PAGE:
For a long time Tolkien’s Lord of the Rings has been for me a model of this sort of cosmic spirituality. It’s a perfect allegory for modern times. As Gandalf says: “Despair, or folly? It is not despair, for despair is only for those who see the end beyond all doubt. We do not.” For Gandalf reminds us, “Even the wise cannot see all ends.” Some people delude themselves with the strength of their conviction that the future is hopeless. They see the end beyond all doubt, or they think they do. Perhaps they’re afraid to live in uncertainty and would rather choose hopelessness over that. In any case, I’m awed by Tolkien’s work, and its spiritual relevance for modernity. I think I’m going to ask a friend to read the Lord of the Rings with me; it brings me spiritual nourishment, and the idea of reading with someone makes me happy.

We talked about this on Saturday: our focus on the negative, our despair, may very well be a product of our cultural upbringing. To seek out the good that is happening, and to believe that such good things are possible, is a rebellious act. I wonder: how do other cultures deal with despair? What are the psychological processes that various cultures have used to come back into balance? How do existential issues manifest themselves cross-culturally? I haven’t begun to explore these questions, but I’m thinking about this possibility: even the despair that leads us to deny the possibility of a positive future may be culturally conditioned; and, perhaps moreso, the way we relate to our feelings of despair may be culturally conditioned. I’m aware that in certain situations and around certain people, I am more connected than despairing; and in other situations and around other people, it’s all but obvious that hope is dead. In both situations I’m exposed to the same information, so why is my attitude, and hence my orientation towards hope, so very diffent in these two sitautions? What this says to me is that hope and hopelessness don’t originate in facts. A person who is hopeless isn’t so because of the facts before her. Hopelessness does not derive from the intellect. It’s influenced by something more subtle: our orientation towards life; the orientations of those around us; our spirituality; what we focus on; our cultural conditioning; our general mood prior to being exposed to the information. Here’s my hunch: put me in a room of ten people discussing global warming, peak oil, or species extinction who look at the facts and determine the situation is hopeless, and I’ll feel pretty hopeless, too. But put me in a room of ten people discussing the same information, but who are hopeful and have a spiritual strength with a cosmic reach, and I’m likely to feel pretty hopeful (nay, a better word: reslient) as well. I may assume the reason I’m hopeless because of the facts themselves, but really, it has a lot less to do with the facts, and a lot more to do with the people around me (among other situational and existential factors) than I give credit; I don’t want to admit that I am so easily influenced, so I think it’s the facts that have made me hopeless. I can remind myself, when I feel despair and hopelessness, that these feelings are not me. What’s more, these feelings aren’t even in the facts themselves; they’re just interpretations. Our hopelessness is not a product of the facts but of the orientation we develop within ourselves; which is influenced in part by the people we surround ourselves with, the millieu of our entire culture, past experience, and maybe even the fact that it’s a cold and dreary day. In the end, we really don’t know. And that’s powerful.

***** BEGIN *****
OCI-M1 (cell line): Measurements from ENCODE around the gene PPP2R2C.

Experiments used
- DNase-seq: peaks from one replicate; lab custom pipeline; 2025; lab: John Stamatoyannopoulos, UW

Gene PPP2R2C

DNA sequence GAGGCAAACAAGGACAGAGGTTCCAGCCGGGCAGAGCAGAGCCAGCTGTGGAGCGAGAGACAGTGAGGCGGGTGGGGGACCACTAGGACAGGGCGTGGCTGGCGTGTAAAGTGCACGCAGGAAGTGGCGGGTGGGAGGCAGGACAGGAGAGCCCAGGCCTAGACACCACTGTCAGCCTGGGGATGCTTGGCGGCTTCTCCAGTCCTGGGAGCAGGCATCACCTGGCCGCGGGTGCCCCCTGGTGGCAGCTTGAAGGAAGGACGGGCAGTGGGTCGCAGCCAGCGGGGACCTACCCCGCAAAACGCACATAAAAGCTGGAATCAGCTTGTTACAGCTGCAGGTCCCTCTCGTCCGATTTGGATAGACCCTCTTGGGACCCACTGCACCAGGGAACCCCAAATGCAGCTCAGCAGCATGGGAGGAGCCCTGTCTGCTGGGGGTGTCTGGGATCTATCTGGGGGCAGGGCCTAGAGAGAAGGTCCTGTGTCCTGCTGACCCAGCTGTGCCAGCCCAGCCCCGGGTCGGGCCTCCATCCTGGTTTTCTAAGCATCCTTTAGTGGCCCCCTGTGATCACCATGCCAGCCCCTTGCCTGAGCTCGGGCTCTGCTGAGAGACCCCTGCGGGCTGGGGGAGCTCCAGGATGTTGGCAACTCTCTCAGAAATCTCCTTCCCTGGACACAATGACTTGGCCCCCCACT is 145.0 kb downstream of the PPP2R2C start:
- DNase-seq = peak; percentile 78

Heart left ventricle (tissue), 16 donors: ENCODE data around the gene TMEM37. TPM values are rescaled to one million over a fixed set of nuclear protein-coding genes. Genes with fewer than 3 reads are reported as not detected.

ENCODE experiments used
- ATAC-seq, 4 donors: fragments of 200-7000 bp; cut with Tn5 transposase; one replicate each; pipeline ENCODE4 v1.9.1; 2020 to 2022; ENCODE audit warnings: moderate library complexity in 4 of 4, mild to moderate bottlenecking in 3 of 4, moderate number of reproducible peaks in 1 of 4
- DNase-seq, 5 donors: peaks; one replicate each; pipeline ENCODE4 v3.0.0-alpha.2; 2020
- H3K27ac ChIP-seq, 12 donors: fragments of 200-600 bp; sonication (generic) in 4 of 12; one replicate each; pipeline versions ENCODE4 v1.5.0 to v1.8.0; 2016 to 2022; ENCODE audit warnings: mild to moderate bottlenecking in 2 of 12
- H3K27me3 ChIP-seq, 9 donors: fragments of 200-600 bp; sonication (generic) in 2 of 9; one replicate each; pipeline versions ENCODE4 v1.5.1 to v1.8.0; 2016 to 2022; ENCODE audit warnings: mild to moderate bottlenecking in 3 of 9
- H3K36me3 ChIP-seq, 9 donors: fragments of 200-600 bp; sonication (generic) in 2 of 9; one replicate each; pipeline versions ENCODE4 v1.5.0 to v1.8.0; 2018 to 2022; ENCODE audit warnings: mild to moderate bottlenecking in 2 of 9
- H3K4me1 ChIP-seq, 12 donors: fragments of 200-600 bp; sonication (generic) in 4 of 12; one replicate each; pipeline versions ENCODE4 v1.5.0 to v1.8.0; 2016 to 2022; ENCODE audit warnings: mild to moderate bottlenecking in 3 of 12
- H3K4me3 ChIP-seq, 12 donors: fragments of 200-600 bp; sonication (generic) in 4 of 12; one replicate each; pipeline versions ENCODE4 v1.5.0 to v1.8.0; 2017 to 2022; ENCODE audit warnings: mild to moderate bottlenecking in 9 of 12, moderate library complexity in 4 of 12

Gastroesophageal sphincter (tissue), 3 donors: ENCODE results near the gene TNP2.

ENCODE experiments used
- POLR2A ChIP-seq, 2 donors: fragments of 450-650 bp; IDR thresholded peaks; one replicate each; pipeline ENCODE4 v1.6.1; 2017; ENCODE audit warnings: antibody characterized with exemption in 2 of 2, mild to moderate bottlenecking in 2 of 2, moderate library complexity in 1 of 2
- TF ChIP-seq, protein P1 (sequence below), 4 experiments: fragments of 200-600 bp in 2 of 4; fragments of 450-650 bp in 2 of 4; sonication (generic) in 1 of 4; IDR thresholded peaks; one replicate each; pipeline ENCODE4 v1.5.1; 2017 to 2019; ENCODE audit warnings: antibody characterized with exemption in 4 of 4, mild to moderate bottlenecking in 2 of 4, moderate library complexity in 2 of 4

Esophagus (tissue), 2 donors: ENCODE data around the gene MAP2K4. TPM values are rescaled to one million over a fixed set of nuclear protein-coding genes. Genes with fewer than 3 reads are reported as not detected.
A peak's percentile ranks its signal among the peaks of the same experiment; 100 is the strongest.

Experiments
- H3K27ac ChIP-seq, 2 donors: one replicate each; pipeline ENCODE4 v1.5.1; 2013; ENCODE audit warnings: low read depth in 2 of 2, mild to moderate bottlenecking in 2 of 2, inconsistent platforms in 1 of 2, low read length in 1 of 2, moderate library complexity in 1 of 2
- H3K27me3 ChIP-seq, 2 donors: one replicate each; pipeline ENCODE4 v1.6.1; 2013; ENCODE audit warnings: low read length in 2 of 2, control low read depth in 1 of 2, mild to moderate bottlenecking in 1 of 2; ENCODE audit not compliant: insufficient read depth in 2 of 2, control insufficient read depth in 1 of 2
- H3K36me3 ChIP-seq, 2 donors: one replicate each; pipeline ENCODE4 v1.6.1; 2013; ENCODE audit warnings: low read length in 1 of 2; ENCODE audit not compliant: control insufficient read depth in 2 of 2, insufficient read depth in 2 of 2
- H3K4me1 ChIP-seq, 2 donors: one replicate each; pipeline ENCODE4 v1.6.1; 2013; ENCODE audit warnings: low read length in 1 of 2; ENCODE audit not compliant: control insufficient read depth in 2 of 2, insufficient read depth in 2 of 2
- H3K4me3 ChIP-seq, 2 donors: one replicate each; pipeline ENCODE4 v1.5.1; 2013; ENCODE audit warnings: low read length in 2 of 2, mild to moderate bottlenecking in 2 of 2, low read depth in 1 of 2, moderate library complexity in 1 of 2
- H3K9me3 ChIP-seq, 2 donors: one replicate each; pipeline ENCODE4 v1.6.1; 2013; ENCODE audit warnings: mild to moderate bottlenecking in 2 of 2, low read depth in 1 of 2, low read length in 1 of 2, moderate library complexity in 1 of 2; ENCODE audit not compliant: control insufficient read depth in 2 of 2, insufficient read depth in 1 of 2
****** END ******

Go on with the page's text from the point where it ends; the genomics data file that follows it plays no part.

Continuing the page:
There’s so much more I want to write, about a lot of things, but I think that’s the end of my ruminations on hopelessness. The world will never be without suffering and it’s not meant to be; we’ll always be disappointed if that’s what we’re expecting; but the universe is beautiful, and the source of our earth’s beauty is something we can never destroy. Somehow I’ve been able to write this in a way I haven’t been able to write in years. It feels pretty good. There are many more things I have to say — and hopefully I’ll be able to say them in a way that feels as good as this feels — but this is what I’ll share, for tonight.


~ by dewiniaeth on December 22, 2007.

4 Responses to “On Hopelessness”

  1. You have woven so many great ideas together here that it is hard to draw them all together. What really grabbed me was your observation of the sky is falling types who tend to get caught up in the doom and gloom of it all. Instantly I recognized aspects of myself in that little vortex of despair. You also helped me realize what I dislike about such useless panic; in so many ways it is based on a need to know something, anything, for certain (though of course that is impossible). Thanks for making clearer the freedom that dwells in not knowing – it is infinitely more life-affirming that half-believing in the end of the world as we know it.
    In the end I know I will not totally lose myself in the fear of all humanity has destroyed because I too hold tight to the knowledge that the Universe is infinitely beautiful. I am indebted to you for giving me one more reason to remember its perfection.


  2. HI Dewiniaeth.

    A website and project that may interest you as a writer, and reader, concerning Matthew Fox: http://www.originallyblessed.org

  3. Thank you for your post. I’m reading James Howard Kunstler’s “The Long Emergency”, which although a good book it can paint a somewhat hopeless picture for humanity post-peak oil.

    In this day of peak oil, global warming, 2012, and other prospects, it’s easy to become hopeless and develop a “what’s the use?” attitude. However, Jesus assures us that we still have hope, not a ethereal kind, but the hope that gives us strength to pray and work for the best.


  4. Super On Hopelessness | Sacred Awe filme online on sacredawe.wordpress.com pentru tot cel ce vrea sa vada.